Attempt#5: repeated attempt#4 with more spin & a little outside english (to force myself into a thinner cut on the OB). I wanted to see what happens when I overcut the pocket, but I overdid it and missed. Miraculously I still hit the ?gap?! I must have let up on the top?!!?

My conclusion is that going "forward" (toward the end rail) in this situation takes on some risk. I am unsure if this risk is any more than would be experienced with draw, but that can be determined with a little more experimentation.

My choice in the future will be to stroke this type of shot (where the tangent takes the CB into the "gap") firmly with at least 1-1/2 tips of top spin and a 1/2 tip of inside to mimic what Bob Jewett suggests (bring the CB two rails out to the center of the table).

If I fail to stroke the shot, I will end up hitting the gap and will be relying on luck to end up with a shot.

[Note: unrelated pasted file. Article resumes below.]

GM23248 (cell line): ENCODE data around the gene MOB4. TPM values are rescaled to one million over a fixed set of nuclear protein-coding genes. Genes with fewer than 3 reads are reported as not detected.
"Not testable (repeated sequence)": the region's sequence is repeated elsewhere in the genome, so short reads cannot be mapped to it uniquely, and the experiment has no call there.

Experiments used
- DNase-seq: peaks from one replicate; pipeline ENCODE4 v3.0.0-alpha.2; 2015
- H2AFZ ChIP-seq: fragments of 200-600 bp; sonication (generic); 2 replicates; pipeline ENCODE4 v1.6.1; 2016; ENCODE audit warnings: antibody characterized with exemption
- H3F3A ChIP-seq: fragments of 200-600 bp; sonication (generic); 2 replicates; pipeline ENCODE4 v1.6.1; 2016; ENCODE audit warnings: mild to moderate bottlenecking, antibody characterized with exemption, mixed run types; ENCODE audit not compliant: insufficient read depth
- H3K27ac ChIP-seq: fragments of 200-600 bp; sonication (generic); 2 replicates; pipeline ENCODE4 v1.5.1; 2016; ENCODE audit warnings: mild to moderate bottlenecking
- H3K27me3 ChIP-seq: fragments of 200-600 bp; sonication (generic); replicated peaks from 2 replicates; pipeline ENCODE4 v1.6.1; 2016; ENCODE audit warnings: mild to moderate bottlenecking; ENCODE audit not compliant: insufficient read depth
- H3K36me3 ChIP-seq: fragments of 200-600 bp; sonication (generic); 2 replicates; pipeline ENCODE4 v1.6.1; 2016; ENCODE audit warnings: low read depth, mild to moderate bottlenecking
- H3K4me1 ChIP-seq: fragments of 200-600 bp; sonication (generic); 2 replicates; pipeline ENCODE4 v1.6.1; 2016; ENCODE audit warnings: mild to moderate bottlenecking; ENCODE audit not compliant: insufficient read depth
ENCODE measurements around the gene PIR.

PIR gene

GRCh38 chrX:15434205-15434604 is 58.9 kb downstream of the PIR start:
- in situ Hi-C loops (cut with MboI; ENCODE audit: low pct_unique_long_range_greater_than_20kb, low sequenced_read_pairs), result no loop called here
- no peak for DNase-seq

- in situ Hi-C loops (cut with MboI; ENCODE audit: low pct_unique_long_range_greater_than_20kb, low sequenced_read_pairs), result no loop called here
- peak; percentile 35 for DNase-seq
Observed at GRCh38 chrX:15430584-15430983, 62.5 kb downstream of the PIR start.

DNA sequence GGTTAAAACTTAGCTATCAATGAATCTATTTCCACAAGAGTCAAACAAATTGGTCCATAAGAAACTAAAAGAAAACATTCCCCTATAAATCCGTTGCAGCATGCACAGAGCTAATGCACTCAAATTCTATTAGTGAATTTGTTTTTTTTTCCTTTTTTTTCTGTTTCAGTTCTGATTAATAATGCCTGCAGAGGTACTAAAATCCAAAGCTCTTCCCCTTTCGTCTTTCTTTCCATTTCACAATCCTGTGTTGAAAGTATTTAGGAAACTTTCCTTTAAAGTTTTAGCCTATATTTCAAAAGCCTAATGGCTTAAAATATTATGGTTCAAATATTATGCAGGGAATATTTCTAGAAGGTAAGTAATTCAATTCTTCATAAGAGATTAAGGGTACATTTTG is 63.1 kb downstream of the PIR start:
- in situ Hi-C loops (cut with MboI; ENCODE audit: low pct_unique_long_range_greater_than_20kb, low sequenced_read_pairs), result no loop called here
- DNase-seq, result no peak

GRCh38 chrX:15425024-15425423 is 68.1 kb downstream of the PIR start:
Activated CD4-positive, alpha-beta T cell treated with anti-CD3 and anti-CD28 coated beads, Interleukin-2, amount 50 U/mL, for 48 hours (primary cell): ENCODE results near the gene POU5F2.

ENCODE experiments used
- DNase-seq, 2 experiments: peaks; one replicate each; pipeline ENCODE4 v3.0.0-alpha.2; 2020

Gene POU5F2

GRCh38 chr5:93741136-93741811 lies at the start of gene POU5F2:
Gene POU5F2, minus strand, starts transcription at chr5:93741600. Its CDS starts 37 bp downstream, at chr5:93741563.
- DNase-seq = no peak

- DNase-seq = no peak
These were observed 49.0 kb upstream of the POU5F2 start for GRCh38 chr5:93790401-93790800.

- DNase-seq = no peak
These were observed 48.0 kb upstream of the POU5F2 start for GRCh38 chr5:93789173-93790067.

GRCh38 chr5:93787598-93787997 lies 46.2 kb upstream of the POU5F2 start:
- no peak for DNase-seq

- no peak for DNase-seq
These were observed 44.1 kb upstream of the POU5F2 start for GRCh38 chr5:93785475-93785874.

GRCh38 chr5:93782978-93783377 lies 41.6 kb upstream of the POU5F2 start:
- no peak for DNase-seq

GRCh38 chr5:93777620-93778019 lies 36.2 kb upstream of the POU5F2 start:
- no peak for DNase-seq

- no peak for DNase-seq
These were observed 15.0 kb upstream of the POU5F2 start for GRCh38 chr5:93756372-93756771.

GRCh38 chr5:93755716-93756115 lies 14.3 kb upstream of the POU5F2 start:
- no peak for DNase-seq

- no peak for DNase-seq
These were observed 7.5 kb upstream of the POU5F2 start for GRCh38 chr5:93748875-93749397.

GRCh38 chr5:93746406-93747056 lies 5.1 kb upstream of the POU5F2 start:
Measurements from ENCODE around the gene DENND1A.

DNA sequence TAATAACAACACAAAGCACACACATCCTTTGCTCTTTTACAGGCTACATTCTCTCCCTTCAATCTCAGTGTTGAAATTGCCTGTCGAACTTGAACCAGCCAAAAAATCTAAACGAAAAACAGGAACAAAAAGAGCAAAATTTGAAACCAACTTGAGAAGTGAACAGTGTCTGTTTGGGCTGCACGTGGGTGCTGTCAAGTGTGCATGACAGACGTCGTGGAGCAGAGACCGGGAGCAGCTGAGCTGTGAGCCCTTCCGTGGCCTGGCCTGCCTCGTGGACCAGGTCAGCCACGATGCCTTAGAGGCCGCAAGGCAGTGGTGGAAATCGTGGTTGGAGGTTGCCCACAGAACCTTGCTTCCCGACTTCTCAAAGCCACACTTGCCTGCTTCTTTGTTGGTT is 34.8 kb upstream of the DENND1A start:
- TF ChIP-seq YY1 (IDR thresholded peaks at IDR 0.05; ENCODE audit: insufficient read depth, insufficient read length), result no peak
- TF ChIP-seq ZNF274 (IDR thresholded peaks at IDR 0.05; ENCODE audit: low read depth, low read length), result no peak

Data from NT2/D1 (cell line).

Your results may vary as you may not tend to undercut this shot like I do.

Great video! Try the draw shot that I diagrammed and let me know how that worked. If you watch, you kept getting stuck to the pack because you were sending the cue ball into the gap between the balls. That is why I liked drawing this shot and hitting it firm.

I like these angled shots because you get good ball dispersement, as is evident by your first two attempts.

PROG8R
10-09-2007, 12:21 PM
David,
Why wouldn't you go for the rack on this shot? It seems to be almost an ideal keyball shot to bust the hell out of that rack and get to work?
Just draw it into the rack, HARD.

Reword the description of draw, closer to a ball busting stop shot.

Blackjack
10-09-2007, 12:48 PM
David,
Why wouldn't you go for the rack on this shot? It seems to be almost an ideal keyball shot to bust the hell out of that rack and get to work?
Just draw it into the rack, HARD.

Reword the description of draw, closer to a ball busting stop shot.